For­mer Ar­gos re­ceiver Darrell K. Smith dies

Cape Breton Post - - IN MEMORIAM - THE CANA­DIAN PRESS RE­MEM­BER­ING

Darrell K. Smith, a for­mer re­ceiver with the Toronto Arg­onauts and Ed­mon­ton Eski­mos, has died. He was 55.

The Ar­gos con­firmed Tues­day that Smith died on Mon­day night of cancer.

Smith spent eight sea­sons in the CFL, in­clud­ing seven with Toronto (1986-92). The na­tive of Youngstown, Ohio, had 465 catches for 8,144 yards and 52 TDs with Toronto while re­turn­ing 84 kick­offs for 1,139 yards.

Smith was dealt to Ed­mon­ton in 1993 as part of a 16-player trade, the largest in CFL his­tory.

“Darrell was an elec­tri­fy­ing player who cap­tured the hearts of our fans, etched his name in the Ar­gos’ record book, and helped lead us to our Grey Cup cham­pi­onship in 1991,’’ Michael Copeland, the Ar­gos pres­i­dent and CEO, said in a state­ment. “He will be for­ever re­mem­bered as one of the Ar­gos’ all-time great re­ceivers.

“On be­half of our fans and our en­tire or­ga­ni­za­tion, we send our deep­est con­do­lences to Darrell’s friends and fam­ily.’’

Smith, a four-time CFL al­ls­tar, re­mains the fran­chise leader in con­sec­u­tive games with a re­cep­tion (96), sin­gle­sea­son touch­downs (20) and av­er­age yards per catch (17.5).

He stands sec­ond all-time in ca­reer and sin­gle-sea­son 200yard re­ceiv­ing games (two), third in 100-yard re­ceiv­ing games (25) and re­ceiv­ing yards in a sin­gle-sea­son (1,826), and fifth in re­ceiv­ing touch­downs (111) and com­bined yards (9,374).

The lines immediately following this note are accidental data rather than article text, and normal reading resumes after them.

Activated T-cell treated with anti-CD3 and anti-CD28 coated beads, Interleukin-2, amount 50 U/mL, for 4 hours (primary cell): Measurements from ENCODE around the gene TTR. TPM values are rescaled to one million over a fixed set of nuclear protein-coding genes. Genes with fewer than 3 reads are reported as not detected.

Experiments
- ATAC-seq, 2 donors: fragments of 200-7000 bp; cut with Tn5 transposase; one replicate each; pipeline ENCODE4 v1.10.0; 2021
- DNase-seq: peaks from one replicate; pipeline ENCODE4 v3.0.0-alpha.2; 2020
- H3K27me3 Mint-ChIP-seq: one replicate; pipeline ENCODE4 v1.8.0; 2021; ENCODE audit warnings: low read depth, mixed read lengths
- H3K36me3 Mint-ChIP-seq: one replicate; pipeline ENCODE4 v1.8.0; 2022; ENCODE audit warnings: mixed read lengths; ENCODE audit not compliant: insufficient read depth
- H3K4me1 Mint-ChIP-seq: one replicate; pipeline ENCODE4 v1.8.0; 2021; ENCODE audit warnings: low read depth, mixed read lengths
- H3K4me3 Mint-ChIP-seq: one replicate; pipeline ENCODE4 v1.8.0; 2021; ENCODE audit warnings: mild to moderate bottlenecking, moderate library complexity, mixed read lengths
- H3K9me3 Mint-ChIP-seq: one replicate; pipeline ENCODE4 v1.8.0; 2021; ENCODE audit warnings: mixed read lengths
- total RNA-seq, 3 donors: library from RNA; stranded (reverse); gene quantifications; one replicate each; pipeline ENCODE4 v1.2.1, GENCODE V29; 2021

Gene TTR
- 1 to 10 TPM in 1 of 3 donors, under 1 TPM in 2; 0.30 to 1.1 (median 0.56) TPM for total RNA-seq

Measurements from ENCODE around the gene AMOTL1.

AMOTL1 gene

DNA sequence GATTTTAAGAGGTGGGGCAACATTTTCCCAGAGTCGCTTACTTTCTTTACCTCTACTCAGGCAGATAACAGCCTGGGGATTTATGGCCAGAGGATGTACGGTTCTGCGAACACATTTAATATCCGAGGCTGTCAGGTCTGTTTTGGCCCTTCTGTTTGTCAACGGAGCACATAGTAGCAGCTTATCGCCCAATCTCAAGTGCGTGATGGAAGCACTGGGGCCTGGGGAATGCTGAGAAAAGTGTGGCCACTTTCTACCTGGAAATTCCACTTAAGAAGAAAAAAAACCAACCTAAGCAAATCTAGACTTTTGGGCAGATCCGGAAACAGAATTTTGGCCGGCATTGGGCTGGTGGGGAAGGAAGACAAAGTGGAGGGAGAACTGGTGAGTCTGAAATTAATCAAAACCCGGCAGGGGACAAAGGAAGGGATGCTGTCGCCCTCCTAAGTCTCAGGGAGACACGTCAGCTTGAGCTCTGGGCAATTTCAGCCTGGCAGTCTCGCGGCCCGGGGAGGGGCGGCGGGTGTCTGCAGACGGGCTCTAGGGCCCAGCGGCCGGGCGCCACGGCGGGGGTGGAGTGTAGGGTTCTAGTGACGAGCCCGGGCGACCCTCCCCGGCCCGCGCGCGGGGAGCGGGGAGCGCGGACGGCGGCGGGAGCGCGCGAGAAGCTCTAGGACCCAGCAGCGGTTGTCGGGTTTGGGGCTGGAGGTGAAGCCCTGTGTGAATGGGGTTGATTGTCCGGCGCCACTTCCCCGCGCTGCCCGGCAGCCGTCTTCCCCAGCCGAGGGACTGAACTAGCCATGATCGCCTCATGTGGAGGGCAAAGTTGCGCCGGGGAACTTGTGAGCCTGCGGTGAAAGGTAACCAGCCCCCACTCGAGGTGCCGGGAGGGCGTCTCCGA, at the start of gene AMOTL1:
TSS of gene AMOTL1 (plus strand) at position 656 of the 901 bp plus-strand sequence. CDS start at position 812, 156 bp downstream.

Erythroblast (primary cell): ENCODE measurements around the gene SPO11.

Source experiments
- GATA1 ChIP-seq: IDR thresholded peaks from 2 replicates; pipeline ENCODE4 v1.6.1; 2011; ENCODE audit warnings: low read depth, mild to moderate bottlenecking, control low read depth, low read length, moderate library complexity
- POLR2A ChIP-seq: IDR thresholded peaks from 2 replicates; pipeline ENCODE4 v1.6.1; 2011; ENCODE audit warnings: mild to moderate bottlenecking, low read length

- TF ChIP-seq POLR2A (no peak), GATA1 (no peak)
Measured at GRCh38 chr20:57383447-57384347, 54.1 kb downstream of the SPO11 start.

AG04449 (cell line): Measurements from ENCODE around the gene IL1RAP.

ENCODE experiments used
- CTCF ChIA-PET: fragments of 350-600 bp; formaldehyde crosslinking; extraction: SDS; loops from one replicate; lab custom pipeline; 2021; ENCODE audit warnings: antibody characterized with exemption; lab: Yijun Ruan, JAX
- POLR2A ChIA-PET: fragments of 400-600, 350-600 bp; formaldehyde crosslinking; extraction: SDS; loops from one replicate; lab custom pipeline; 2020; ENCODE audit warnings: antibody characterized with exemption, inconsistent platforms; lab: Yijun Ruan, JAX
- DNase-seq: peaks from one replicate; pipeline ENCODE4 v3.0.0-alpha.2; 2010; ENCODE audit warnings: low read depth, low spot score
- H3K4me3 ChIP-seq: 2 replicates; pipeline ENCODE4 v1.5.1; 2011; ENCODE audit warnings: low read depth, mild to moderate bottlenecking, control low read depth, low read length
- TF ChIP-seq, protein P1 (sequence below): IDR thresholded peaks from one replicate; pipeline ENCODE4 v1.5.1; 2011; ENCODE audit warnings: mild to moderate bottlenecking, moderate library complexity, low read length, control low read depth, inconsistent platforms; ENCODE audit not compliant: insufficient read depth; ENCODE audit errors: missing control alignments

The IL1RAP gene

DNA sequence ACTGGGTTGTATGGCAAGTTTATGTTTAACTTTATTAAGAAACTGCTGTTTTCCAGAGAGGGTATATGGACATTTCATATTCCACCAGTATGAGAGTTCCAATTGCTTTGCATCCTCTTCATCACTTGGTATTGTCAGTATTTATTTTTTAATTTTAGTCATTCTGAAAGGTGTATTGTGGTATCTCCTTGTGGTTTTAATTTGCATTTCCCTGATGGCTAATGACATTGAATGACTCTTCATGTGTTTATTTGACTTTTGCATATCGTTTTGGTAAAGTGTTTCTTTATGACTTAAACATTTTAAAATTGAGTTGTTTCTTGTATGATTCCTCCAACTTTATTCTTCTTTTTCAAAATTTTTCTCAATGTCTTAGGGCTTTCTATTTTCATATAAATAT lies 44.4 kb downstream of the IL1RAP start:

Smith was also a for­mer team­mate and close friend of Ar­gos great Michael (Pin­ball) Cle­mons, who re­mem­bered Smith fondly.

“Darrell K. Smith was ev­ery­thing you think of when you speak of su­per­star wide re­ceivers,’’ Cle­mons said. “His play was scin­til­lat­ing, his con­fi­dence over­flow­ing and his com­pet­i­tive spirit un­de­ni­able.

“To­day we cel­e­brate his life and ap­pre­ci­ate his con­tri­bu­tions, both on and off the field. Be­yond his con­fi­dence, I re­mem­ber his laugh and the scream he would let out just be­fore ga­me­time that let us all know it was time to play. More hu­manely, he was smarter, kinder, and more thought­ful than most of us had a chance to see.’’

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